One president in particular gave me reason to believe that justice would become available, smack dab on the heels of charges being dropped in Brevard against William Dillon in December of 2008. That president had run on a platform of hope. And change. We should have had him put it in writing, in the form of an IOU. Because he didn’t deliver during his two terms. He now has a foundation, which bills itself as follows on Twitter: “Our mission is to inspire people to take action, empower them to change their world for the better, and connect them so they can achieve more together.” Yeah. Right.

My blog posts provide a ever-lengthening list of Who’s Who in Prominent People Who Won’t do What They’re Paid To. It may sound like a book title, but it isn’t. It’s a death sentence, under Color of Law, for non-prominent people who are serving other people’s time.



Posted in #ColorOfLaw, #FailureToKeepFromHarm, #SelfFetteredPress, Uncategorized | Tagged , , , , , , , , , , , , , , , , , , , , , , , , , , , , , , , , , , , , , , , , , , , , , , , , , , , , , , , , , , , , , , , | Leave a comment

Manning up after the jig is up. #ChildSupport

Toni Anderson and her daughter, Lane Lenhart

Woman Wins Child Support from Ex-Husband 50 Years After Divorce |

“I was glad to pay Ms. Anderson the child support that was owed and I wish her only the best in the future,” Lenhart told PEOPLE through his attorney, Jaime Cage. “We had an informal agreement that I was operating off of after our divorce, but when Ms. Anderson filed her motion in 2018 to collect the $35,000 in principal plus interest, I hired a private investigator to locate her so I could offer her payment. I am pleased we were able to reach an agreement.”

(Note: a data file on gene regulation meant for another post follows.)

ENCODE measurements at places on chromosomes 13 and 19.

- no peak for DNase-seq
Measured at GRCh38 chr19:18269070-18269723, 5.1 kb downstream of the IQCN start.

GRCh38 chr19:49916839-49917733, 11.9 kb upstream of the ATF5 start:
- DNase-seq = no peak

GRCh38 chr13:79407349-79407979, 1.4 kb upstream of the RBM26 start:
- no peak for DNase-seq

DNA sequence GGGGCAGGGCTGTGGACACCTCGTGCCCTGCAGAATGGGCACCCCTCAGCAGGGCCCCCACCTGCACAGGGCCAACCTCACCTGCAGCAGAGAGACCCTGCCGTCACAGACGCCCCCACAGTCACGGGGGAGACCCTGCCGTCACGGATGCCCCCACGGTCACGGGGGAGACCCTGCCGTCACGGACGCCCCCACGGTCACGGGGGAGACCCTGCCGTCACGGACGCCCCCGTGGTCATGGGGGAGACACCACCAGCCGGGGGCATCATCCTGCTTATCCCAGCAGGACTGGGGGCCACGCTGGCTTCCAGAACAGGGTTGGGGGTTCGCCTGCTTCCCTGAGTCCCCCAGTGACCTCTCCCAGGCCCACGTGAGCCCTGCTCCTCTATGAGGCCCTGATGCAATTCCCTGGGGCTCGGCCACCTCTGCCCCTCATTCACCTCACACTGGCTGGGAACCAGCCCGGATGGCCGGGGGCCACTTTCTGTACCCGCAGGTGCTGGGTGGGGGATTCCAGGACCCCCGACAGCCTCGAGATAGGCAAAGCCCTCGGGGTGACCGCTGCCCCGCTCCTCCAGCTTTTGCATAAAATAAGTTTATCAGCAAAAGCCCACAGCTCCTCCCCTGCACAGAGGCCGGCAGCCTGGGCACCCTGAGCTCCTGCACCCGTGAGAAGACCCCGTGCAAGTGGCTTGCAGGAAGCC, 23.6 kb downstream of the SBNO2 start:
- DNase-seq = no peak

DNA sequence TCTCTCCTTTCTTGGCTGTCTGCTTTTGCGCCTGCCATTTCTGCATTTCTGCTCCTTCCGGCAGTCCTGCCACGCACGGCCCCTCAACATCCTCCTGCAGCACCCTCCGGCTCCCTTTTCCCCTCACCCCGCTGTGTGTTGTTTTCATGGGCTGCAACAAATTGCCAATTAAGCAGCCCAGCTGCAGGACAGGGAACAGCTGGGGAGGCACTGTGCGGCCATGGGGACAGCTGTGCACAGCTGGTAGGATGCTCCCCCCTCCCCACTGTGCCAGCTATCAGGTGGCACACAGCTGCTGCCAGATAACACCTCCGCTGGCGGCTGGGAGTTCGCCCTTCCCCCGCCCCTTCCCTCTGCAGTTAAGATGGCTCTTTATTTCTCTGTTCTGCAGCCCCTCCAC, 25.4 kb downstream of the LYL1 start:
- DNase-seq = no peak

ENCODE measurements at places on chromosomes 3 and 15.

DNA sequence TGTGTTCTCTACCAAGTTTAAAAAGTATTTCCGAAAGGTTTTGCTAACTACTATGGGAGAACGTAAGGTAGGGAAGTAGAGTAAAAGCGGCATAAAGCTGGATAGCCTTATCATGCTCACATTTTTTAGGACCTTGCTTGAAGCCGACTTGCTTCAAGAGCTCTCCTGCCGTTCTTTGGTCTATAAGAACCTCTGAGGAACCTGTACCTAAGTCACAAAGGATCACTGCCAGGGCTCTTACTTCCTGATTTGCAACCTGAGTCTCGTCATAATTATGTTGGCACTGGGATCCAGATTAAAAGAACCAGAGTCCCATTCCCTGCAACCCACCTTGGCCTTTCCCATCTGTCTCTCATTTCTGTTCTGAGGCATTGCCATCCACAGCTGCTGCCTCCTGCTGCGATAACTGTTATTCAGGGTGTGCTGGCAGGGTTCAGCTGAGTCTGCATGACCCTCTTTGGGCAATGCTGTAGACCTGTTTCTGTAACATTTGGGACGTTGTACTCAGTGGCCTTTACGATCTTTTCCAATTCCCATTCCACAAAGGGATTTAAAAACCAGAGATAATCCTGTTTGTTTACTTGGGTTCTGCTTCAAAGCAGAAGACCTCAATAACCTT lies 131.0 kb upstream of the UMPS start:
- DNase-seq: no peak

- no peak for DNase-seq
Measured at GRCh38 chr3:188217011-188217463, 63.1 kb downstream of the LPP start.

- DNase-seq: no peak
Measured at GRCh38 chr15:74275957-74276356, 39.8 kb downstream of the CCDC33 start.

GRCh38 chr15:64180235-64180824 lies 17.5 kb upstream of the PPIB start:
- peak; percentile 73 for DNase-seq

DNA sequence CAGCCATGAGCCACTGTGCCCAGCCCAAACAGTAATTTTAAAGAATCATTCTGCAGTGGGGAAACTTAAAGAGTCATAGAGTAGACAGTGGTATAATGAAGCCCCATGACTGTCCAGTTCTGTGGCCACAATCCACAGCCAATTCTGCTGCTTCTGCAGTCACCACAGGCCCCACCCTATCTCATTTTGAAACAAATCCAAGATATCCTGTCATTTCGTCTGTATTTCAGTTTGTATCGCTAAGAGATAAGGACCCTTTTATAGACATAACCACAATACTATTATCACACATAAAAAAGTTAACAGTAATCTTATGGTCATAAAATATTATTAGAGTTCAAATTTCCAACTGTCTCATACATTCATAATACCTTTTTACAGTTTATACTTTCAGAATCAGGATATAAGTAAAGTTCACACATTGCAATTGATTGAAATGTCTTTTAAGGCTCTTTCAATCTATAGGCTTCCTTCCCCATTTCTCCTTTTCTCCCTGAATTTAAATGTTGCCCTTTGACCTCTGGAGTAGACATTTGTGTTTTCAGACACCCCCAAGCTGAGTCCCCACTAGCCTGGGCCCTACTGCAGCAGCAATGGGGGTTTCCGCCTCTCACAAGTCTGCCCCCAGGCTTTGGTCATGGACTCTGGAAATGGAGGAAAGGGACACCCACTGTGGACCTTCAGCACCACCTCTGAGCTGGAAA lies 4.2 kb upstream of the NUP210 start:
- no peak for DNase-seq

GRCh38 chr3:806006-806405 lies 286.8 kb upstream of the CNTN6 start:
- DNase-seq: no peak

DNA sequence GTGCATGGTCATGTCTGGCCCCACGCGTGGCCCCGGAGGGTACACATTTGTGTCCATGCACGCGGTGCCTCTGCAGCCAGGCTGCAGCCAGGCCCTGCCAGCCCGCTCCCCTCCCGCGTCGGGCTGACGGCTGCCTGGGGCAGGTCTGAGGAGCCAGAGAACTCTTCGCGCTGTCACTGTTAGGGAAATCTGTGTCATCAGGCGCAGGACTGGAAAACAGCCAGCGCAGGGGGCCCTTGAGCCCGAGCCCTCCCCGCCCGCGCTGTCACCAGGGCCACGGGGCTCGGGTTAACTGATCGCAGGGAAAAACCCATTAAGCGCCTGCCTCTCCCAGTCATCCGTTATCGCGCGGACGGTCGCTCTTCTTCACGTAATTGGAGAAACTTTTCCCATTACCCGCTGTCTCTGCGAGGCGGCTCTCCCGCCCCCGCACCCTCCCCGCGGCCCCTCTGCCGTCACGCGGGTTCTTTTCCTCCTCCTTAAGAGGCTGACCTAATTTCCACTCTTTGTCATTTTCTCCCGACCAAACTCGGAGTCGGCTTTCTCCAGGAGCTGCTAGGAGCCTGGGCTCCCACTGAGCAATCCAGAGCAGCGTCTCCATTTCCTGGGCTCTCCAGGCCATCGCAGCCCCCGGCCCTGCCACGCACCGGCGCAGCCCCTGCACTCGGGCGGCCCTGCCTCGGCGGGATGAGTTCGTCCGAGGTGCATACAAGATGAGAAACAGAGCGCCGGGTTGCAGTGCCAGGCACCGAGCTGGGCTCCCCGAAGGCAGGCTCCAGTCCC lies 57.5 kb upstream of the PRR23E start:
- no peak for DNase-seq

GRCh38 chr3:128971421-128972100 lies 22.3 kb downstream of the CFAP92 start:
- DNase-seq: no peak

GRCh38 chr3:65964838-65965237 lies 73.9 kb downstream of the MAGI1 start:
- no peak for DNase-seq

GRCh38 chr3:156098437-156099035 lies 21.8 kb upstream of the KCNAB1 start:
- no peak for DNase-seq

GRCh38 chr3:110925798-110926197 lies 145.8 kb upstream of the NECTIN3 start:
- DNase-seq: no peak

via Woman Wins Child Support from Ex-Husband 50 Years After Divorce |

The article goes on to include the words of the opposing attorney:

“One of Ms. Anderson’s goals in pursuing this matter was to pave a path for other single parents out there who believe they have no recourse when it comes to facing an ex who has evaded their financial responsibilities under the law,” she says. “Friends of Ms. Anderson have shared with her that they are considering taking similar action, and many other single parents have reached out to our office after learning of Ms. Anderson’s success. She has truly become a superhero for single parents.”

Indeed, Ms. Anderson does strike me as a superhero. I may write more on this subject in the days/weeks ahead.




Quote | Posted on by | Tagged , | Leave a comment